MARAC Plenary thoughts: We will keep getting hit over the head with advocacy until we do it

During the MARAC plenary today, Kathleen Roe of the New York State Archives gave a rousing call for more advocacy by archivists for their profession to those external stakeholders who don’t necessarily know what we do but upon whom we rely for funding. It was an inspiring speech that had a number of us fired up to go back to our home institutions and to do more to advocate (with fire being a theme throughout her speech).

But if you look back over the past couple of years, plenary speakers have been exhorting us to get involved with advocacy left and right. Rand Jimerson challenged MARAC to be advocates for ourselves, our collections, and the stories of the subaltern found in those collections just three years ago. The year after, MARAC had an entire conference dedicated to advocacy where Christy Coleman charged us again to advocate to politicians, stakeholders, board members, and beyond. The Council of State Archivists has published “The Importance of State Archives,” a document that gives examples and talking points that can be used by many kinds of archival repositories. A google search for archival advocacy gives you thousands of hits, and shows that this is not just a new topic, but it is one that has been talked about more and more in the past few years.

Roe and others during her plenary talked about archivists needing to ask for what they are worth in salary, benefits, and from their schools, and rightly so. At the same time, archival institutions should ask for what they deserve from funding sources, politicians, other government agencies, and beyond. Too often archives are willing to accept the status quo or accept what their funding sources are willing to give them because they don’t think that they would be able to affect any change. Then, when situations like what happened to the Georgia State Archives occur or when massive cuts are on the table, our advocacy furor is shaken up and we finally start taking action. But when a situation is that dire, it is too late for grassroots campaigns to do much of anything. So please, conference program committees: continue to beat us over the head with advocating for ourselves, our institutions, and are usefulness until we start to get it and start to take it to heart. We need it, and won’t get there unless you continue to push us.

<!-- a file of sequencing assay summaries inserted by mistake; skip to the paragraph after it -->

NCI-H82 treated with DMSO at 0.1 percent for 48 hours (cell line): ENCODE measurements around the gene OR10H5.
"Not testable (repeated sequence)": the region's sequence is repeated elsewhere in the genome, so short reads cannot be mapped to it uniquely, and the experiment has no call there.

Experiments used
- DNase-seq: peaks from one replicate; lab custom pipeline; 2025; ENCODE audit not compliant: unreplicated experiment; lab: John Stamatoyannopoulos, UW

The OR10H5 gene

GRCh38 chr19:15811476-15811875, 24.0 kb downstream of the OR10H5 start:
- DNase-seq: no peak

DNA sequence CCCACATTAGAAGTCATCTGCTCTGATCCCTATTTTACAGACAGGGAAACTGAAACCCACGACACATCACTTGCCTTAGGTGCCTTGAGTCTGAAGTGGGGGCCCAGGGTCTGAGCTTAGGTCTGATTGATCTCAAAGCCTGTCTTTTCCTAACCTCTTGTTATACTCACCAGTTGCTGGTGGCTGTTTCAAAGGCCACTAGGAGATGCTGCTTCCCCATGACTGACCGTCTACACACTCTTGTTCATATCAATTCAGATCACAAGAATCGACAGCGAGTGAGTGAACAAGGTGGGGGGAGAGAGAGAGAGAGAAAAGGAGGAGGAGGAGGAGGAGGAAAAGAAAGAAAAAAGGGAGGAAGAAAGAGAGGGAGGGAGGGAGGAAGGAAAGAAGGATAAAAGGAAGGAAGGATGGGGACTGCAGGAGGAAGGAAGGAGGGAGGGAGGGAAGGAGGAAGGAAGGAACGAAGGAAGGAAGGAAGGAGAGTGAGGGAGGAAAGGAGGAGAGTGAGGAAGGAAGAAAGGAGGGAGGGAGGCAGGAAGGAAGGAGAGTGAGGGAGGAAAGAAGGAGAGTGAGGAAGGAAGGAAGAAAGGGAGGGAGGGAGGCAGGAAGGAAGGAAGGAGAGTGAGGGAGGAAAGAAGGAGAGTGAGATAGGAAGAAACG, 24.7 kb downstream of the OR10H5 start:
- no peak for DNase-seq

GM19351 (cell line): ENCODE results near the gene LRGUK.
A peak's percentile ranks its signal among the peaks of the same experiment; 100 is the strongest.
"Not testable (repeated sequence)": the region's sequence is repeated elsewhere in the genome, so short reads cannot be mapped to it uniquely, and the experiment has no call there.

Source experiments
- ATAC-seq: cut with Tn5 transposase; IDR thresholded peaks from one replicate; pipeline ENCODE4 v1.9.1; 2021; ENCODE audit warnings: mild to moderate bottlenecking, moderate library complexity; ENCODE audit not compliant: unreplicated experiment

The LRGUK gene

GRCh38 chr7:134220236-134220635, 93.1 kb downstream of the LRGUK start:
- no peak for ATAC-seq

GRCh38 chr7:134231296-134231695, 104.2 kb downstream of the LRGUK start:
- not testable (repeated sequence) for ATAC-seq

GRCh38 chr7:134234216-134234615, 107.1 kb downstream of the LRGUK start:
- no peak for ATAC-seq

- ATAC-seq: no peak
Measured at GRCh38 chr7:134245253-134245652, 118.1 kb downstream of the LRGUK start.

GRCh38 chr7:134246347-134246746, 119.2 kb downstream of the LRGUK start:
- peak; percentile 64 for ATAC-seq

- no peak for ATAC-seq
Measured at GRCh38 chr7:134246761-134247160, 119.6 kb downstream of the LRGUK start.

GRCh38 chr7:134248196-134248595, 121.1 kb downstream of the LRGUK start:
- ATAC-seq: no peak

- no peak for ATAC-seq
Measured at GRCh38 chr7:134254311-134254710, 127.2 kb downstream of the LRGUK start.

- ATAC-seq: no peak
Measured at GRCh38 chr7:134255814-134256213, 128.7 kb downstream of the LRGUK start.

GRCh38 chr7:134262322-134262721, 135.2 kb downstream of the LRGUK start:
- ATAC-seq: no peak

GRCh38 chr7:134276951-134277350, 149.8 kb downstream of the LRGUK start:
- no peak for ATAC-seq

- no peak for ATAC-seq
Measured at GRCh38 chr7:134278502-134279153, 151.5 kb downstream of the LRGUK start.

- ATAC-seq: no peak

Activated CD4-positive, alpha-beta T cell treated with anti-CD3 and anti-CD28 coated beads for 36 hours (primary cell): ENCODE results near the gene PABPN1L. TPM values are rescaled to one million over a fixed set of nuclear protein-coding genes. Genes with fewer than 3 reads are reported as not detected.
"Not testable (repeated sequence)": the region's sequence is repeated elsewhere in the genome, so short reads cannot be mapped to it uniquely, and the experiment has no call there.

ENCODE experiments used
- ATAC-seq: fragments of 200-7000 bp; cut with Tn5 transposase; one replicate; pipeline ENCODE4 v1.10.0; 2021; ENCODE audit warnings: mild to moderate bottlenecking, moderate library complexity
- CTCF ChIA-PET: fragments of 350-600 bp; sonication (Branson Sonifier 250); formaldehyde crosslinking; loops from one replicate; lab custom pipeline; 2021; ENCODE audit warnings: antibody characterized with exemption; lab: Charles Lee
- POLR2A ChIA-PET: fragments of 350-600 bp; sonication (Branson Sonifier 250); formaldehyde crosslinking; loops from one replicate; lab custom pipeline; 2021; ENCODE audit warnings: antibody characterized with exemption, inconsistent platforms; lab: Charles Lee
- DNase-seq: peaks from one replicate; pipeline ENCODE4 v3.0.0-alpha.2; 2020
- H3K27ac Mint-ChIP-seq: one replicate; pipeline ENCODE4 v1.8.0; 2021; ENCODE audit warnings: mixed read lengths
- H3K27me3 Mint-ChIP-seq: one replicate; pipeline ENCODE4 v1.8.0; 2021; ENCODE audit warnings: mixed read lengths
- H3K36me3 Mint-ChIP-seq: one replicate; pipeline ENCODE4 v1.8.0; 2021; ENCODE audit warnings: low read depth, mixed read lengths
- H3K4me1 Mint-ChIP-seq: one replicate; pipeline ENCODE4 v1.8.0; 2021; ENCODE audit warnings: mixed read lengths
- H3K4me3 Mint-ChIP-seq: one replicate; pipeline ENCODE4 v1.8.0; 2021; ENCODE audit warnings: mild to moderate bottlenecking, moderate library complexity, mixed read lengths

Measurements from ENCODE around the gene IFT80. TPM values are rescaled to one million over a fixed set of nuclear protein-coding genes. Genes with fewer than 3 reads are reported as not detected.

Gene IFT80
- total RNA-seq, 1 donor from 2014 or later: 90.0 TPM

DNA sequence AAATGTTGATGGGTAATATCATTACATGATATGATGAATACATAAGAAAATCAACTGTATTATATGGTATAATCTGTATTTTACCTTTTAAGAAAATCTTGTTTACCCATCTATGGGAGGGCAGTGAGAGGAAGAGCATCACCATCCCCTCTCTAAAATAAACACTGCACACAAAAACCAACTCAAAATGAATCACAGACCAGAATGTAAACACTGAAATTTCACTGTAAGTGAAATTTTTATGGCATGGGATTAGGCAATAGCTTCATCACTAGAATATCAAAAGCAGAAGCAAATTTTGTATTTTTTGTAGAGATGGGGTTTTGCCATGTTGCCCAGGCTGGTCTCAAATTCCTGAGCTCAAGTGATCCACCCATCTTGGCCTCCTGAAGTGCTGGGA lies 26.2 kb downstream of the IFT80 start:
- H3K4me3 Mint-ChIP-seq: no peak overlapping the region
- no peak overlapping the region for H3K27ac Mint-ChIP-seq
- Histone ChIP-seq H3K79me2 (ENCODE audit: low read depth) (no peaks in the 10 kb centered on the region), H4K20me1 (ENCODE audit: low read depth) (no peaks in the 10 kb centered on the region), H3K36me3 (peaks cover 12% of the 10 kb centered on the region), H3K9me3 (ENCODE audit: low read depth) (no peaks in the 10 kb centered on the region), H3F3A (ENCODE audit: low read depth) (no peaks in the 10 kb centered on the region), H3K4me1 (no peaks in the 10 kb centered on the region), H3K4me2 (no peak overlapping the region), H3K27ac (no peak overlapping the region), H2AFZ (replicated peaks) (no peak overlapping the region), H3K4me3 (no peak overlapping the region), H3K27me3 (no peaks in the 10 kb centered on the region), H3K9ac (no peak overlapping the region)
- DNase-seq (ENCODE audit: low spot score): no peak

Does it matter if libraries and archives aren’t involved with open government data repositories?

Accessing information about government no longer has to mean going to a building and requesting permission to sift through paper documents. It doesn’t even have to mean writing a letter, filling out a complex form, or trying to figure out who to contact about public records or how to access records in the first place.

Technology has enabled faster, more efficient and more user-friendly access to government information — to public information — and governments across the country are increasingly embracing this opportunity in their policies and practices. One way to do this is to adopt open data policies that build on precedent set by existing policy like public records laws.

-From the Sunlight Foundation’s post “Open data is the next iteration of public records.”

Government transparency is a good thing, and so I am happy to see the proliferation of open government data repositories, like and its equivalents at the state level. One worry, however, that I have is that it does not seem that libraries and archives are involved in creating, managing, disseminating, or describing this information. Most of these projects come out of such locations as state’s IT agency, or the budget department, or some other administrative actor. I will admit that I have not looked at all of the open government data repositories out there, so there may be libraries and archives involved in some of them. But this is the kind of data that has traditionally been provided by libraries and archives, and now it is being taken out of our hands and being served elsewhere.

When I initially sat down to write this post, I was ready to be full of angst about the state of archives in our society, and that our roles were being taken over by IT departments and computers. But open data repositories generally deal with data that is machine-readable, and usually machine-created. On the other hand, we archivists have an explosion of digital data to deal with, the natural extension of the explosion of paper records during the middle of the 20th century; emails, word documents, excel spreadsheets, websites, blogs, Twitter accounts, Facebook, and more still defy easy manipulation by computers and easy aggregation into data repositories. One could argue that by taking the burden of providing these datasets that are easily described in the aggregate, archivists are thereby allowed to concentrate on records that cannot be described so easily or automatically. In addition, many of these datasets are provided in machine-readable format, which obviously leads itself to be described by machines rather than archivists. One of the things at which archivists excel at is taking a large mass of data that is difficult or impossible to describe automatically and providing access to it to researchers. But there is always an existential pang in my soul when a record previously provided by archives moves elsewhere.

So what do you think? Does it matter? Am I being an open government hipster, saying that libraries and archives were into open data before it was cool? Or should we cheer the move of these types of records to a different sector?